Nogi Shrine Hatsumode
Earlier this month I promised to post some more photos from one of my favorite Japanese traditions, the Hatsumode, which basically means “the first visit to pay your respects at a shrine in a new year”. This year, as always, I tried to come up with a theme for my New Year’s Eve midnight run. Traditionally people in Japan will visit their local shrine and be done with it, hurry home to their waiting kotatsu, but some more dedicated people will make a point of visiting three shrines. So this year, I visited all the “brown” shrines in Tokyo that I could think of: Yasukuni, Nogi, Togo and Meiji. There might be more but I couldn’t think of any. It was a freezing cold winter night and I walked to and from most of these places, so I spent about 6 hours outside that night. No wonder I caught a major cold on New Year’s Day!
This is Nogi shrine, which is the shrine dedicated to the great Japanese war hero, Count Nogi, who did much work for public health in Taiwan as well as developing military hospitals in Japan. His life and death are so remarkable that he remains highly respected today. Despite all his good deeds, he is most known for the disastrous siege of Port Arthur (present day Lushunkou in China) in the Russian-Japanese war of 1905, which prompted his traditional suicide in 1912. There is a rather good (if stale) movie about Nogi and the siege, called 二百三高地 (Hill 203) in Japanese. Made back in 1981, when they still knew how to make movies that weren’t just commercial vehicles for adolescent pop stars. It’s probably almost impossible to find outside of Japan, but if you have friends here it’s well worth petitioning for a copy if you are into history, Japan, war movies or just well made epic tales.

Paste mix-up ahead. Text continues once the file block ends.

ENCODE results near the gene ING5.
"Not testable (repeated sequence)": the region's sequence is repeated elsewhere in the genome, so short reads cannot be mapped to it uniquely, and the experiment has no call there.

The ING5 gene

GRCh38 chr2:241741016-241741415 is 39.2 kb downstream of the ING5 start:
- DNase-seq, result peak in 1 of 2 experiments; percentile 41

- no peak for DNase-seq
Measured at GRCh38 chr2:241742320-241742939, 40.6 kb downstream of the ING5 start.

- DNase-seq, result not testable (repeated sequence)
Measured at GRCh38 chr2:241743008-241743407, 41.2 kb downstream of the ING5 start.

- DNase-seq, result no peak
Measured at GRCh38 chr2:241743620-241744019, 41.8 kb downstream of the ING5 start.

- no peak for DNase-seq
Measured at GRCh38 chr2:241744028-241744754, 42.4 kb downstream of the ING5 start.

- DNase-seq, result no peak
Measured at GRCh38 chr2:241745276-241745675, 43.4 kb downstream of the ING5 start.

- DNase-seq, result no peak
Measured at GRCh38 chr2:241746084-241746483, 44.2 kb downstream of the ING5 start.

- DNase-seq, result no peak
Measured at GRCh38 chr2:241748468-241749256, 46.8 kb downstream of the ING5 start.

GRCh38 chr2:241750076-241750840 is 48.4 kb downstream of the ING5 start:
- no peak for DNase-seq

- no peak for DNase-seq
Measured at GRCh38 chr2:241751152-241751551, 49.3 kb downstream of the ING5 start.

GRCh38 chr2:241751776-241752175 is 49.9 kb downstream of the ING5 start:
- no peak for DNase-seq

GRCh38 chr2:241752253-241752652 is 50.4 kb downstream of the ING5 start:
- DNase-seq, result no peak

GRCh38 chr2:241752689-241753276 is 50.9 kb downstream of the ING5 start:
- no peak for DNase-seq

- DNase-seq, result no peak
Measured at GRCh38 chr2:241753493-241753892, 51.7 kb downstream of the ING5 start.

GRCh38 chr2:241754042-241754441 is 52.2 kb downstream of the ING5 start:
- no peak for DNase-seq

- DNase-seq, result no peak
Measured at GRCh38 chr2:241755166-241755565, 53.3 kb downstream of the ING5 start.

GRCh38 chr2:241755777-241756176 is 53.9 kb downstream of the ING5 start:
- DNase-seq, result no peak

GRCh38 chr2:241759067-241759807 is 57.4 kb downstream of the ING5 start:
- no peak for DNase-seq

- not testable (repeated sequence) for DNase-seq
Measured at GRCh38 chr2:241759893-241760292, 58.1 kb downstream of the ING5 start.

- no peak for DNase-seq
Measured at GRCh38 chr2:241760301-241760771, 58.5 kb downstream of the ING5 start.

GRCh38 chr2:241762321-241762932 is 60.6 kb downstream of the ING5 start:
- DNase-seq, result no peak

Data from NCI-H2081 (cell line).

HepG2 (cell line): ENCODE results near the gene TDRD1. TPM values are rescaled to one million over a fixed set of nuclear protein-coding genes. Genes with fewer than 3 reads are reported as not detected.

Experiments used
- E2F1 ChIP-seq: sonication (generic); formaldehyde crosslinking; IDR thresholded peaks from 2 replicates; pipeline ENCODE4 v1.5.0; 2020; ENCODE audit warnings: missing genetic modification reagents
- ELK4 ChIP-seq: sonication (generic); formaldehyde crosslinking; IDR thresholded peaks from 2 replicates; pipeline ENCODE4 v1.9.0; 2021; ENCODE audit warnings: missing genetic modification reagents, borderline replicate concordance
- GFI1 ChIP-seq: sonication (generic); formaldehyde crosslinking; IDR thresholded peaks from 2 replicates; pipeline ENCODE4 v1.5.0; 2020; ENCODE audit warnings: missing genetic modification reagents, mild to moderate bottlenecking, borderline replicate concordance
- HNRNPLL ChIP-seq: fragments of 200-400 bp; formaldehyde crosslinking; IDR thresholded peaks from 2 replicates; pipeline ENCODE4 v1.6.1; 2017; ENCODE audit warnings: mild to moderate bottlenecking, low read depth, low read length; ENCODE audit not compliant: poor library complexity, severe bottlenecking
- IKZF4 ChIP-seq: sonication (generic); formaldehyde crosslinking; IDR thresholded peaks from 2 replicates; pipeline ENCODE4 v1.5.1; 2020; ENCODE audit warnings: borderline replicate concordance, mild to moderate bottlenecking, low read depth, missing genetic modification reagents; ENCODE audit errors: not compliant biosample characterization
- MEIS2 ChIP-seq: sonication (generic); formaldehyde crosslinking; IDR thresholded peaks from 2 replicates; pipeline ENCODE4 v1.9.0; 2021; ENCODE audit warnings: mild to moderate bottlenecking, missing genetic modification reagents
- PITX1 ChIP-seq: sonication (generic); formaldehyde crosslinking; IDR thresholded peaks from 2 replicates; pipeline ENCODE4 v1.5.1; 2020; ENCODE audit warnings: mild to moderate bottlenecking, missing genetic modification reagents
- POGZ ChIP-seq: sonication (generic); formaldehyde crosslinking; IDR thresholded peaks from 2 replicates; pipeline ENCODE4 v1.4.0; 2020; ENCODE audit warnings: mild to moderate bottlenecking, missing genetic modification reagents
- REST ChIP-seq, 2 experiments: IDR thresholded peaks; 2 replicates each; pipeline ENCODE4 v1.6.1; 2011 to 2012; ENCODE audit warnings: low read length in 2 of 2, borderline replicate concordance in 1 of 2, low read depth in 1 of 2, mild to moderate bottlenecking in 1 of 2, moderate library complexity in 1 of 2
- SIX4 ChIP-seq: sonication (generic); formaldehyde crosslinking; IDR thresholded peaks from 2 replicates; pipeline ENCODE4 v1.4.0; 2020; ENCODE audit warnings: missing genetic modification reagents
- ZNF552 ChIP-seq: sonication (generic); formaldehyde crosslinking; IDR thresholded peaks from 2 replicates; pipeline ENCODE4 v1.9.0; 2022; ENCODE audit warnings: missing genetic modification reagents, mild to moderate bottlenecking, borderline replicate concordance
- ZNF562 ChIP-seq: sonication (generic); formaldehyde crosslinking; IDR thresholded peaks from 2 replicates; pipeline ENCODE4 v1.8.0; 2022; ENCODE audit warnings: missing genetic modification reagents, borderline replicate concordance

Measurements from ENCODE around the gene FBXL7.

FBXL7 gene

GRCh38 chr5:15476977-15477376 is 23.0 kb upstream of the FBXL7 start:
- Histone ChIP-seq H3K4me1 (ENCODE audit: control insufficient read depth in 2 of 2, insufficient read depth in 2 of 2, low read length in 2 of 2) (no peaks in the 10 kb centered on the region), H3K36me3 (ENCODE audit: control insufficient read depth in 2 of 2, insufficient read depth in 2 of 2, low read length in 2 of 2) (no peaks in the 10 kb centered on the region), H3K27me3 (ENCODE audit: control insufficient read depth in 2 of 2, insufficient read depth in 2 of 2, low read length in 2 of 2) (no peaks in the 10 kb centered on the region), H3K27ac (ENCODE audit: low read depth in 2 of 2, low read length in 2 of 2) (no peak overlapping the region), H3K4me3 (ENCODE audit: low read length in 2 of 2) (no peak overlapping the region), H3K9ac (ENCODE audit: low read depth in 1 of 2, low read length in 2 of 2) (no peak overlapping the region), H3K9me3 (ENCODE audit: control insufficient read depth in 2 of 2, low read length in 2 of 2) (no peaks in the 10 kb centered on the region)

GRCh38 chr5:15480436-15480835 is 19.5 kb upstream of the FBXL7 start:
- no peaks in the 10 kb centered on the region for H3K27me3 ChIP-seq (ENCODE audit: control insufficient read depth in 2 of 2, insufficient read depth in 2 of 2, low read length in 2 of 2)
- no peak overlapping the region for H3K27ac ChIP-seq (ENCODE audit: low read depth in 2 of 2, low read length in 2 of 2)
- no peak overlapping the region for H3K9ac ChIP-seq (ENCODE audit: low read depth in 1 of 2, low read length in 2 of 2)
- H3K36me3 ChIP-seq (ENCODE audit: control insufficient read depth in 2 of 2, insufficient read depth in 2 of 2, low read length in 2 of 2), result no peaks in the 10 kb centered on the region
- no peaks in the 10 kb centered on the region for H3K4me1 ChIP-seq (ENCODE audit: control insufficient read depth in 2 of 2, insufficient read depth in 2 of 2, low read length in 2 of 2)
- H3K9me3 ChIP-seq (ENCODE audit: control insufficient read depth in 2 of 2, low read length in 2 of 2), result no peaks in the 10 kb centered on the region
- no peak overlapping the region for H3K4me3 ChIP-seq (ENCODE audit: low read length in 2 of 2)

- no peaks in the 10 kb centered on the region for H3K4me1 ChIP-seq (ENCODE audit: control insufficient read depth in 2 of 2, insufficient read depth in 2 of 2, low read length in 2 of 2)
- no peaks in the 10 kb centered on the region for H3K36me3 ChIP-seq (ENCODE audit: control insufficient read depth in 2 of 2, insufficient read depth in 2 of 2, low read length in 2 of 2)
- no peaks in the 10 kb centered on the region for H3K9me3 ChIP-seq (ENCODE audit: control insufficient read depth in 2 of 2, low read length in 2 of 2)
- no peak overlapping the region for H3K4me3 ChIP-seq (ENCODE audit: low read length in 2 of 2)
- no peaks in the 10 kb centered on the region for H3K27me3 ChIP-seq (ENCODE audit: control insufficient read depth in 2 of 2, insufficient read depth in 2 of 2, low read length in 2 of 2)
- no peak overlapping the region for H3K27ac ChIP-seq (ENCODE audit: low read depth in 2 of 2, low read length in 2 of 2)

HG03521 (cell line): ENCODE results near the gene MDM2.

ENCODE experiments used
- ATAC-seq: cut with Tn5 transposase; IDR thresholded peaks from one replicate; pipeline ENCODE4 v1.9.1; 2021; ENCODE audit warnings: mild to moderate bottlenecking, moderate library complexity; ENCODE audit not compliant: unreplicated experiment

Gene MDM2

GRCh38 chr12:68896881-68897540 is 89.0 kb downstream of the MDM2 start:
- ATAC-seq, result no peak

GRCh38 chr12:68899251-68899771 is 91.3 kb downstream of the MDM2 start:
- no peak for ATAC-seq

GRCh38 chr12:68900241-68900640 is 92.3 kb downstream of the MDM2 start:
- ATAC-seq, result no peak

This shrine is one of the most well kept shrines in Japan and visiting it will give you a good view of the contrast between a meticulously maintained city shrine and the more common local country shrines in the rest of the country.
It was dark and cold and about 3 in the morning, so it was difficult to find either energy or light to take good photos, but I managed a few of the traditional ema, the votive plates, as well as a photo of one of the miko working in the shrines. Traditionally, the miko had to be recruited from only the finest families and they all had to be virgins. I don’t know how or if they maintain that rule today. I will post more photos from the other shrine I visited later. Enjoy!